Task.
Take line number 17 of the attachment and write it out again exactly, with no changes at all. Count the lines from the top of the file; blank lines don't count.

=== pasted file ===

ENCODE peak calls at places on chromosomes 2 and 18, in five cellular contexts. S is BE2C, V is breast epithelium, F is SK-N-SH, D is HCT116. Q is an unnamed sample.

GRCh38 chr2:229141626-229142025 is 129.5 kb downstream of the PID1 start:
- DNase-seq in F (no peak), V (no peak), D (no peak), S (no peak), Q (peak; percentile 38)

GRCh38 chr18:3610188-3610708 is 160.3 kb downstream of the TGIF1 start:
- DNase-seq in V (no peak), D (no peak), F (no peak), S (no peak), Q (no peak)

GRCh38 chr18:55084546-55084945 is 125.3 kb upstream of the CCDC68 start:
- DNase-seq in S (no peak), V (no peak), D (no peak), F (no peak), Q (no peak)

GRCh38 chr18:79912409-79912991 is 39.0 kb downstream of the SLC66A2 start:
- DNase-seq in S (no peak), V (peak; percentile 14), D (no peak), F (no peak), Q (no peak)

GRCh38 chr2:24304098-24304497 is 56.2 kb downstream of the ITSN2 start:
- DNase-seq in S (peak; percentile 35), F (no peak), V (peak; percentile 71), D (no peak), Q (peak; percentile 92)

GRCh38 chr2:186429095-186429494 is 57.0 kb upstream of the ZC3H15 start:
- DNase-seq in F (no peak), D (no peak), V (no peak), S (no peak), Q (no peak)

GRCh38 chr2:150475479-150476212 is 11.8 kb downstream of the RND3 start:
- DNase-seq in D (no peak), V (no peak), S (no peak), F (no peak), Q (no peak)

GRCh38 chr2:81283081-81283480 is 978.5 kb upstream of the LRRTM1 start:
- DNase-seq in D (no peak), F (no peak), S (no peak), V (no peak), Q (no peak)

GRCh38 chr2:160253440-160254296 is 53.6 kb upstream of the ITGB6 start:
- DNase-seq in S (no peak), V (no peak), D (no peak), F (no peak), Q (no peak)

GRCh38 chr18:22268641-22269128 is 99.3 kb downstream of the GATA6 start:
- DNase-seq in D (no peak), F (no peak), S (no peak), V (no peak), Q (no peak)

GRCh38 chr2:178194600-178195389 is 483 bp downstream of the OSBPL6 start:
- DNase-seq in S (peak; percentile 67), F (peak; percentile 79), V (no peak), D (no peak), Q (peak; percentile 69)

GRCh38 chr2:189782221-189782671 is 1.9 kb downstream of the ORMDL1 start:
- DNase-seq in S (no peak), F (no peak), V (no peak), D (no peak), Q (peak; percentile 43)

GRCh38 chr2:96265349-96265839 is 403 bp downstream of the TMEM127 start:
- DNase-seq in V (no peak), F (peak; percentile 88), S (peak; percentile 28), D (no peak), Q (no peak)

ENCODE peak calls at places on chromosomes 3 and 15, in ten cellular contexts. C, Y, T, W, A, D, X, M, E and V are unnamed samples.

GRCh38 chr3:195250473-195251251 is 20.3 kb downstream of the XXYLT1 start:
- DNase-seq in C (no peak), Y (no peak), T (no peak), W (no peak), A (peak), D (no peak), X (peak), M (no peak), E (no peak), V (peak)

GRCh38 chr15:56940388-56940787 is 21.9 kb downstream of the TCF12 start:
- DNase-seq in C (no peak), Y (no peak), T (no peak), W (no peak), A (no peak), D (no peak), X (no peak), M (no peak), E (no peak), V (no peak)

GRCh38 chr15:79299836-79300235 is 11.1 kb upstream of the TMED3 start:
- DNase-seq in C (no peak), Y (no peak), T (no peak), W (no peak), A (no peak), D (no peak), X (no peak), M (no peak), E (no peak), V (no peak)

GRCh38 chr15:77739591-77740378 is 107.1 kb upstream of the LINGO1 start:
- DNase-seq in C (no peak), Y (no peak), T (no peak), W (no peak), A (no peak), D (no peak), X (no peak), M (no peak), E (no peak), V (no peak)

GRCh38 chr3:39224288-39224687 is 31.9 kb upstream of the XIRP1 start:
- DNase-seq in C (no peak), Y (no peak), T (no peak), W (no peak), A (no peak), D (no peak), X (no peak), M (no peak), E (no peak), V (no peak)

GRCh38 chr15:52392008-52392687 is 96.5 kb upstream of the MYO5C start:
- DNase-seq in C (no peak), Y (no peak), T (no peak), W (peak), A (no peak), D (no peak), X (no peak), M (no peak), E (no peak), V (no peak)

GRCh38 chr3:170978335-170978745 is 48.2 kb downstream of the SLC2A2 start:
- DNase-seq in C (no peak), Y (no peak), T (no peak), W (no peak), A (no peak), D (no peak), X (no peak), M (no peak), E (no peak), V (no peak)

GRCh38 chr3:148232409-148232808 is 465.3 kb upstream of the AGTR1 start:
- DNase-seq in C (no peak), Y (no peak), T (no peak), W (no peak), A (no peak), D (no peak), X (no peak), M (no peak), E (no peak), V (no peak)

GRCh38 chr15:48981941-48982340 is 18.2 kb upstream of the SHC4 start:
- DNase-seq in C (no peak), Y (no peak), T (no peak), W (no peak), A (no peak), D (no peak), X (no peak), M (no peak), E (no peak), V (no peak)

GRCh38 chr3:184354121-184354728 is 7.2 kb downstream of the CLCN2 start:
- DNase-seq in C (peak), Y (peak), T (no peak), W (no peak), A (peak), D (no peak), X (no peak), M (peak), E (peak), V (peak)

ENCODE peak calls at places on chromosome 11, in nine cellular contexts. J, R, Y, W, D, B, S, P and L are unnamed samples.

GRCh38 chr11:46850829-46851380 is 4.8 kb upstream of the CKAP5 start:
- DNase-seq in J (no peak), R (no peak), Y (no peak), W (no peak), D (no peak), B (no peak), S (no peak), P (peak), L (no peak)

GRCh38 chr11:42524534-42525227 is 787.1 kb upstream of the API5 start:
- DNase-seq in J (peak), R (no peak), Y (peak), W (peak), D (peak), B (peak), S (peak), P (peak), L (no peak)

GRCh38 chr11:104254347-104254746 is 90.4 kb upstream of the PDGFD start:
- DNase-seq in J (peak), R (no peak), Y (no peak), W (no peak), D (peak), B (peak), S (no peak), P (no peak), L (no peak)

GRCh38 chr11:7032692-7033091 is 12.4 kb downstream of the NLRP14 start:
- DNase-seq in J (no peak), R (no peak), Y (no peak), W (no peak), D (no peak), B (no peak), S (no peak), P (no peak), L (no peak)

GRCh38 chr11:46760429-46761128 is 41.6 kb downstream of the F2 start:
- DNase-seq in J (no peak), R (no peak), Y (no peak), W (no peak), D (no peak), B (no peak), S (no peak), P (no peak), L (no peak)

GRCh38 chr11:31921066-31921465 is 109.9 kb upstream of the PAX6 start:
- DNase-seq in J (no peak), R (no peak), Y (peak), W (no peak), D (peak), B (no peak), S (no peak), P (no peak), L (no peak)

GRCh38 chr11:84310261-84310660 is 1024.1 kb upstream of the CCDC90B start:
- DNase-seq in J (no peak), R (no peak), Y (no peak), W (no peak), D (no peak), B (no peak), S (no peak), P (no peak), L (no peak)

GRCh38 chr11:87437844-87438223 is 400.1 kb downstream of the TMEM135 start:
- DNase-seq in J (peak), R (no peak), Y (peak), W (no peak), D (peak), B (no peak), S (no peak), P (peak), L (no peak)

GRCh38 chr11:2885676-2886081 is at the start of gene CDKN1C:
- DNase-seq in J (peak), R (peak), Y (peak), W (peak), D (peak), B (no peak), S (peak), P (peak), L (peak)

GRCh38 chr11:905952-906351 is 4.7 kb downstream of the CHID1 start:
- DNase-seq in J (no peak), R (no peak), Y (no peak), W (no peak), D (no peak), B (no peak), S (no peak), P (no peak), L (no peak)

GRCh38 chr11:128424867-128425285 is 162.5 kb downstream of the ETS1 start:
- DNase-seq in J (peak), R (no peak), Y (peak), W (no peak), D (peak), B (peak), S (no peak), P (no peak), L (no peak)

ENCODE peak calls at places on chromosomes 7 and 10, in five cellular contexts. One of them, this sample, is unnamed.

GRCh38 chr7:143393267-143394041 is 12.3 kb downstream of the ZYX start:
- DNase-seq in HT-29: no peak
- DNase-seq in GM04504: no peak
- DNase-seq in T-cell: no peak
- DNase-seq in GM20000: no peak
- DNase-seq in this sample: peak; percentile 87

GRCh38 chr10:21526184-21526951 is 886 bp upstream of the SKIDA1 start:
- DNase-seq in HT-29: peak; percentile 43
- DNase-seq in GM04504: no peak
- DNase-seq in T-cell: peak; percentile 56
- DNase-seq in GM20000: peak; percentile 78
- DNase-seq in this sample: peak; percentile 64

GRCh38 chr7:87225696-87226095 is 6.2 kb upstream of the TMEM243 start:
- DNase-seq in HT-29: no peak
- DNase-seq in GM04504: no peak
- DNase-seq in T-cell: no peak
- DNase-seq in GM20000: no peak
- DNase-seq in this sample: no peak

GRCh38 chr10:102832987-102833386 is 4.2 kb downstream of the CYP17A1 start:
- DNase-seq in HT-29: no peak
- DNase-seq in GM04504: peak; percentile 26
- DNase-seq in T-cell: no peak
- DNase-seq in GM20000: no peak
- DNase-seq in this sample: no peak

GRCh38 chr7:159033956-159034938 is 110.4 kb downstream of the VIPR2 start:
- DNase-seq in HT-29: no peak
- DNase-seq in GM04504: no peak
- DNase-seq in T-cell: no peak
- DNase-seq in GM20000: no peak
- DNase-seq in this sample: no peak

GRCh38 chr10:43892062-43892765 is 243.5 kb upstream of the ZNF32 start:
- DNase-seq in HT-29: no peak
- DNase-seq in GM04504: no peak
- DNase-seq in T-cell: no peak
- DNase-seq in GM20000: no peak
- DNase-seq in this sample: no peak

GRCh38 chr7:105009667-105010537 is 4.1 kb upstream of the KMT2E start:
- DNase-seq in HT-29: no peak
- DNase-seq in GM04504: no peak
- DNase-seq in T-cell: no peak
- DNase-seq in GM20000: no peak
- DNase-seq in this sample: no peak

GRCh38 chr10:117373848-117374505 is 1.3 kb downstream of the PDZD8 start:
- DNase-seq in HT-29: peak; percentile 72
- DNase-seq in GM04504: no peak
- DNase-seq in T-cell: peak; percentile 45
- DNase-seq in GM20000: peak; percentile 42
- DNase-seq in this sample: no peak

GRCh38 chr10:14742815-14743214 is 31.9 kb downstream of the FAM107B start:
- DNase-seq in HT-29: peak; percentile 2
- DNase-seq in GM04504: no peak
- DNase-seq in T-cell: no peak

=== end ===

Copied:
- DNase-seq in D (no peak), F (no peak), S (no peak), V (no peak), Q (no peak)